Chaz Wampold: Alumni Spotlight

Dr. Charles “Chaz” Wampold received his M. Ed. in Human Sexuality Education in 2014 and Ph.D. in 2016. And now, he is happy to report that his dissertation has spawned an Invited Commentary, which was published online by the Archives of Sexual Behavior (ASB)! You can read it at this link:

The subject of Wampold’s dissertation, the Fraternal Birth Order Effect, has been an area of sexual orientation research since the 1930s. Interest in the topic dwindled over the decades but was revived 25 years ago by Ray Blanchard, a psychologist at the University of Toronto. Earlier this year, ASB published Blanchard’s big meta-analysis covering fraternal birth order studies during the last 25 years and then invited a few fraternal birth order mavens to publish commentaries. Happily, Chaz’s dissertation also came to the attention of the Editors at ASB, resulting in an invitation for him to publish a commentary as well. His study examined whether the fraternal birth order effect is a general predictor of same-sex attraction in men or whether it is associated with a specific erotic preference for receptive anal intercourse. Read his article to learn more!

Chaz is extremely grateful for the professors at Widener’s Center for Human Sexuality Studies who offered their support throughout this process. His dissertation committee was Dr. Dyson, Chair, Dr. Wells and Dr. Koch. For information on how Chaz started this journey, see our previous blog post at:

Michaela Finley: Current Student Spotlight

After working for the CHSS as a Graduate Assistant, Michaela Finley is now the newly hired Program Coordinator for the Interdisciplinary Sexuality Research Collaboration. Michaela was born and raised in New Mexico and attended the University of New Mexico. There she was on the Board of Directors for the Agora Crisis Center, where her passion was working in suicide prevention. She recently completed a suicide awareness & prevention course designed for non-clinical people and became a certified QPR gatekeeper trainer. In addition to being the Program Coordinator, Michaela is enrolled in the online MSW/M.Ed. dual degree program in the sex therapy track. After she receives her degree she would like to set up a private practice assisting couples, families, and individuals with a variety of psychological stressors.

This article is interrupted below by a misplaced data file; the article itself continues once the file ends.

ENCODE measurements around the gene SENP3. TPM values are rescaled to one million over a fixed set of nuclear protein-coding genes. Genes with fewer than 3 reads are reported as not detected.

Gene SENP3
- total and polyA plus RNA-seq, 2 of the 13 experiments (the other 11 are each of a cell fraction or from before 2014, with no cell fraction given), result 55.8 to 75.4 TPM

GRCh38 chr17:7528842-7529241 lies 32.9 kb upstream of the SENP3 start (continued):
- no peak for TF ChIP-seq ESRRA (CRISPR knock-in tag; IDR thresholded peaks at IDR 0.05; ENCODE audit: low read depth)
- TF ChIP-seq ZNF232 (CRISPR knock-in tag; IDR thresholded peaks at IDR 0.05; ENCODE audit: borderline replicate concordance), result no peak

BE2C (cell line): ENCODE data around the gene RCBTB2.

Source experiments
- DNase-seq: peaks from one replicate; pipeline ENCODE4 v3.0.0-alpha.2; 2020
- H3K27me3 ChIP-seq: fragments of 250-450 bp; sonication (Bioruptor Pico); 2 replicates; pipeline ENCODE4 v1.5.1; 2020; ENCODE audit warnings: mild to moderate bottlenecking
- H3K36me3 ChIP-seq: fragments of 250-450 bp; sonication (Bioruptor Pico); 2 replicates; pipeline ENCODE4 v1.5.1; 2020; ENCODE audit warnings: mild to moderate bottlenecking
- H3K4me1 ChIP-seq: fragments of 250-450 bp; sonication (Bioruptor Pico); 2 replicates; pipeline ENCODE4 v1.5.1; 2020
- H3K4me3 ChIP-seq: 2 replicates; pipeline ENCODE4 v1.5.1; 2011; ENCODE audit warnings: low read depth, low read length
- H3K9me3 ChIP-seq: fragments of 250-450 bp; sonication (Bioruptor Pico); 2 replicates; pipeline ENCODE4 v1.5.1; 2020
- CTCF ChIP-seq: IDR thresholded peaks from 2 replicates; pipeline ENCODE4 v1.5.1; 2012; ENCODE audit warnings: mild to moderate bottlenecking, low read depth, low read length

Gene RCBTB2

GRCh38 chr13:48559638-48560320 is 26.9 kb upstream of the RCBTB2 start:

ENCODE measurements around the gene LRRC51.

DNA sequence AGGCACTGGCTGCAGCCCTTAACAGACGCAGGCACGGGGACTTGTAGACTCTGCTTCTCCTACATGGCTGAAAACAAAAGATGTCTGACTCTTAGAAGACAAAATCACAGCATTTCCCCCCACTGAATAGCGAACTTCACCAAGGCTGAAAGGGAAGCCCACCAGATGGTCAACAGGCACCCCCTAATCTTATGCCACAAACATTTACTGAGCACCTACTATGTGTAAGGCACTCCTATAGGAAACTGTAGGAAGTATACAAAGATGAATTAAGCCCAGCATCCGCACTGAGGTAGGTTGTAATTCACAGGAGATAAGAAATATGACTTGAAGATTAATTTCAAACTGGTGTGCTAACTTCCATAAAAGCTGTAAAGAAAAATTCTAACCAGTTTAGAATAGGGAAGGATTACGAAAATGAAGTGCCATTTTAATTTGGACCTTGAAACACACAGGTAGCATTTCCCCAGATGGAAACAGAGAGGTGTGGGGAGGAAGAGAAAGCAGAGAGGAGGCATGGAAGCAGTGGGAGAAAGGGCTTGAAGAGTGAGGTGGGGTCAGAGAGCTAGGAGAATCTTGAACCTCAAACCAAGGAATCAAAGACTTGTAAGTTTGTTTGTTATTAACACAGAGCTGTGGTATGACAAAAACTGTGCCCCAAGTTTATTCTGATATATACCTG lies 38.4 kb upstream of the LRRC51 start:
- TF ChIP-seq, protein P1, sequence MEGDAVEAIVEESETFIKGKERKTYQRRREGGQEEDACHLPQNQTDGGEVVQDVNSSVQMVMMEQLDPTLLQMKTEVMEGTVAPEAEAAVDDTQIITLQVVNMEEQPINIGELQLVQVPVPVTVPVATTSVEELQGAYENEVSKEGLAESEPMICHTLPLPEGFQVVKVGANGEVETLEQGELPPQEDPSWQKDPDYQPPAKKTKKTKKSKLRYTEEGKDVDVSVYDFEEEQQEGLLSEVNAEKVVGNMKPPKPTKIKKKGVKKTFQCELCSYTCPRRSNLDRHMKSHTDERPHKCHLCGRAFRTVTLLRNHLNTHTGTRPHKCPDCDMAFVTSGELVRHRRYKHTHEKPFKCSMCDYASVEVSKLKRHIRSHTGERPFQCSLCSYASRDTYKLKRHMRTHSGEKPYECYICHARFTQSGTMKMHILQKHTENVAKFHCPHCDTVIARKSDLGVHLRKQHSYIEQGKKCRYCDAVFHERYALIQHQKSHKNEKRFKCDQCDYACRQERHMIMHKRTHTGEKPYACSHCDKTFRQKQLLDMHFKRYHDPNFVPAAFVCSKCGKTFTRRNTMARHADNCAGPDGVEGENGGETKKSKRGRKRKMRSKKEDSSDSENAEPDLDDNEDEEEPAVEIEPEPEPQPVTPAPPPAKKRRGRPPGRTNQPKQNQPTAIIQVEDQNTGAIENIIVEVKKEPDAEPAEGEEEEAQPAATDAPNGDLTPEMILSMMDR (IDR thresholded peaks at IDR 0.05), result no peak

Dr. Jane Fleishman: Alumni Spotlight

Jane Fleishman, Ph.D. – 2016 Education Track graduate

After the elation she felt following her 2016 Widener graduation (and after removing her cap and gown), Dr. Jane Fleishman has been busy, to the say the least. Continuing to follow her passion in sexuality & aging in the LGBTQ community, she is in the process of turning her dissertation into a book. The work is titled “Coming of Age at the Time of Stonewall,” which is a memoir about sexuality, politics, and aging. She is also the author of numerous academic publications and has recently become AASECT certified.

She has also taken over a podcast called “Our Better Half” with fellow Widener alum Dr. Ashley Mader, who is also in Northampton, MA where she resides. The podcast focuses on what sexuality becomes for people over the age of 50 and attempts to dispel the common myth that sexuality becomes somehow unimportant the later in life one is. In addition to these accomplishments, Dr. Fleishman continues to consult and speak with professionals who work with aging populations.

It has been a whirlwind year for Dr. Fleishman, but she would love to connect with more Widener people doing similar work. She wrote that she feels incredibly grateful to be a part of the Widener community.

Organization: Speaking About Sex

Organization home page:

Podcast link:

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ISRC Receives Grant

Sharing this update from a Widener news release:

The Interdisciplinary Sexuality Research Collaborative (ISRC) in the Center for Human Sexuality Studies has received a grant for $350,000 from ViiV Healthcare, a global specialist HIV company dedicated to delivering advances in treatment and care for people living with HIV. The award is for the first of two years that the ISRC will develop community education and outreach programming in Baltimore and Jackson, Mississippi.

The outreach program is aligned with the national HIV/AIDS strategy. ViiV Healthcare’s ACCELERATE! program is a four-year, $10 million commitment to fund innovative projects that support the health and well-being of black gay men in the cities with the highest rate of those infected with HIV.

“HIV rates are increasing among black gay men,” said Dr. Justin Sitron, associate dean in the School of Human Service Professions, director of the ISRC and the Center for Human Sexuality Studies. “The majority of new HIV infections are among black gay men. While HIV prevention and treatment communities have worked to reduce infections among white gay men, there are systemic inequities in the healthcare and community engagement systems that create barriers for black gay men. Our program aims to train providers and support men to foster their sexual well-being.”